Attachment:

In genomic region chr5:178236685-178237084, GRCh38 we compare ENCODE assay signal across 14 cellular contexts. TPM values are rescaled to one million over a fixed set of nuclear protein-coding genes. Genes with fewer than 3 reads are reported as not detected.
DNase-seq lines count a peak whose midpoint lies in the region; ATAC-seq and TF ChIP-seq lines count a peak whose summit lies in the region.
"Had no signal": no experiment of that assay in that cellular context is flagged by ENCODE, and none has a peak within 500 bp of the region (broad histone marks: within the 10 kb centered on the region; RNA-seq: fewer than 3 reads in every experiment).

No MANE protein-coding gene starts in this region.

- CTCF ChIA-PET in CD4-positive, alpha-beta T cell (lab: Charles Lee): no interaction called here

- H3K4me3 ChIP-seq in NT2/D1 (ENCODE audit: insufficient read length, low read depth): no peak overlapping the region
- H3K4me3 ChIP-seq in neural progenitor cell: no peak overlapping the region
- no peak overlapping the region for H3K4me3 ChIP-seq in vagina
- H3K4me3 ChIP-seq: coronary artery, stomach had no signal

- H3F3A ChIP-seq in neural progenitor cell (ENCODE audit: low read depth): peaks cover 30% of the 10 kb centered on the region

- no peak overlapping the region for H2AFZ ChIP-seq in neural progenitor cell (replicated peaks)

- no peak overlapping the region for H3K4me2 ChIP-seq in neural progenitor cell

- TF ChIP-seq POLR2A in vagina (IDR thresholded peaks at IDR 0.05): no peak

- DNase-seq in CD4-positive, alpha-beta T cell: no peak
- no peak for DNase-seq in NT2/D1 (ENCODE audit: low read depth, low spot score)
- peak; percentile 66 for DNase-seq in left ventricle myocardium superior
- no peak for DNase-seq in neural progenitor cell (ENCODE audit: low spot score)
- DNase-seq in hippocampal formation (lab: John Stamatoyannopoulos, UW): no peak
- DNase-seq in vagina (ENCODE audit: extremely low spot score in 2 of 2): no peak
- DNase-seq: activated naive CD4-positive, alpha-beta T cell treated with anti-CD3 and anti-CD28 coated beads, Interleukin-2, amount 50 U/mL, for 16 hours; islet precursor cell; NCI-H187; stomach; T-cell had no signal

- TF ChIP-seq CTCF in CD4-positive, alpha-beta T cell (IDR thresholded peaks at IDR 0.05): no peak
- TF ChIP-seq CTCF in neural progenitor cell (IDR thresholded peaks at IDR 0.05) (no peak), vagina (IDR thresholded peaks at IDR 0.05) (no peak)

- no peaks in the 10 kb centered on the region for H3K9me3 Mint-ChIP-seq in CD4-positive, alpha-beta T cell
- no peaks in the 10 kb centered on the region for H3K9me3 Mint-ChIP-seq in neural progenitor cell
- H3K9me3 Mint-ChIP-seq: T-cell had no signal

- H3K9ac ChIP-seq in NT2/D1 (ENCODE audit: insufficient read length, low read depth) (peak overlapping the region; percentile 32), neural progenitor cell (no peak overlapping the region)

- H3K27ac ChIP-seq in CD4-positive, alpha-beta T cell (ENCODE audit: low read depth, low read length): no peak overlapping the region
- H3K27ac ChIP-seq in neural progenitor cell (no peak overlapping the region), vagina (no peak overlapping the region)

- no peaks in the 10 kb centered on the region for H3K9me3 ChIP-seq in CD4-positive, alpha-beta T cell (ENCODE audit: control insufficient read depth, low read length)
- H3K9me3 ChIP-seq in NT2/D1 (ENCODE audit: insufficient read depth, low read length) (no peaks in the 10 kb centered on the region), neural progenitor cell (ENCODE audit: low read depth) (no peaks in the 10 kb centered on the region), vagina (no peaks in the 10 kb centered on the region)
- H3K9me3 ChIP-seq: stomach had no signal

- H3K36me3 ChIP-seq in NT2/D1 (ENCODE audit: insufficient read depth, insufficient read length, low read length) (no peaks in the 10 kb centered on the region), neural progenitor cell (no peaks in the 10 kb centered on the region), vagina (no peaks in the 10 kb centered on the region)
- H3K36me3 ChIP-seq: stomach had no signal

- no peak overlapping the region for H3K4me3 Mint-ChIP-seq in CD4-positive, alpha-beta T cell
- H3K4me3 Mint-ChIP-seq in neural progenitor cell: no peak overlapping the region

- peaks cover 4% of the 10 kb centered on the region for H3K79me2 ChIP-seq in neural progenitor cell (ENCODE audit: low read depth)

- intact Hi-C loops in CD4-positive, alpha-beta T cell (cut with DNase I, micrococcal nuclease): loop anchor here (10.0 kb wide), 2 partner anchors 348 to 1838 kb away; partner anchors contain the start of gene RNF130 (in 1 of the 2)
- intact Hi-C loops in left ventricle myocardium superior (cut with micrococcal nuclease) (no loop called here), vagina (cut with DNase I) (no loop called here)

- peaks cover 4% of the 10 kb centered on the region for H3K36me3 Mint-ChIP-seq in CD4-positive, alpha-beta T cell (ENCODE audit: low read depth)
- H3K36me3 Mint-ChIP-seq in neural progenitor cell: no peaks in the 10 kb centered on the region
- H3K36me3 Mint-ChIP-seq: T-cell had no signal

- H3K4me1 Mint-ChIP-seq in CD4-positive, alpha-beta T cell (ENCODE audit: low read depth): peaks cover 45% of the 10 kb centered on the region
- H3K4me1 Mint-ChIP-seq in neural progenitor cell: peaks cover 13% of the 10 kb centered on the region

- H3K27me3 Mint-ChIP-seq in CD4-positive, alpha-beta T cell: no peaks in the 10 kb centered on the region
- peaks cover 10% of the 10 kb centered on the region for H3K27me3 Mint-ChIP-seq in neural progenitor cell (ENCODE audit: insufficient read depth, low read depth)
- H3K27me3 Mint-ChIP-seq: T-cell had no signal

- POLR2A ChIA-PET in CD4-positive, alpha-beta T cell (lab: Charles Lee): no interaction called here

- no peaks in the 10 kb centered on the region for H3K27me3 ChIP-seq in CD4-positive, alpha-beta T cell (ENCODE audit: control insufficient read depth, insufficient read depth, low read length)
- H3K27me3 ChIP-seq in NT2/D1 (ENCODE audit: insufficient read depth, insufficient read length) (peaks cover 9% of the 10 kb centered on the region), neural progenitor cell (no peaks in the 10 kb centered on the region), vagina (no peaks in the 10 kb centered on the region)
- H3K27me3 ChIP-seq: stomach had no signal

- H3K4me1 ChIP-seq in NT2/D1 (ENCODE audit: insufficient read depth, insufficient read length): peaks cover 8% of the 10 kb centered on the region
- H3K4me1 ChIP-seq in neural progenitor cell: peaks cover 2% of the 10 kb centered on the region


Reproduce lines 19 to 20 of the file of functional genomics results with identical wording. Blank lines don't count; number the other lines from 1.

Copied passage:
- DNase-seq in vagina (ENCODE audit: extremely low spot score in 2 of 2): no peak
- DNase-seq: activated naive CD4-positive, alpha-beta T cell treated with anti-CD3 and anti-CD28 coated beads, Interleukin-2, amount 50 U/mL, for 16 hours; islet precursor cell; NCI-H187; stomach; T-cell had no signal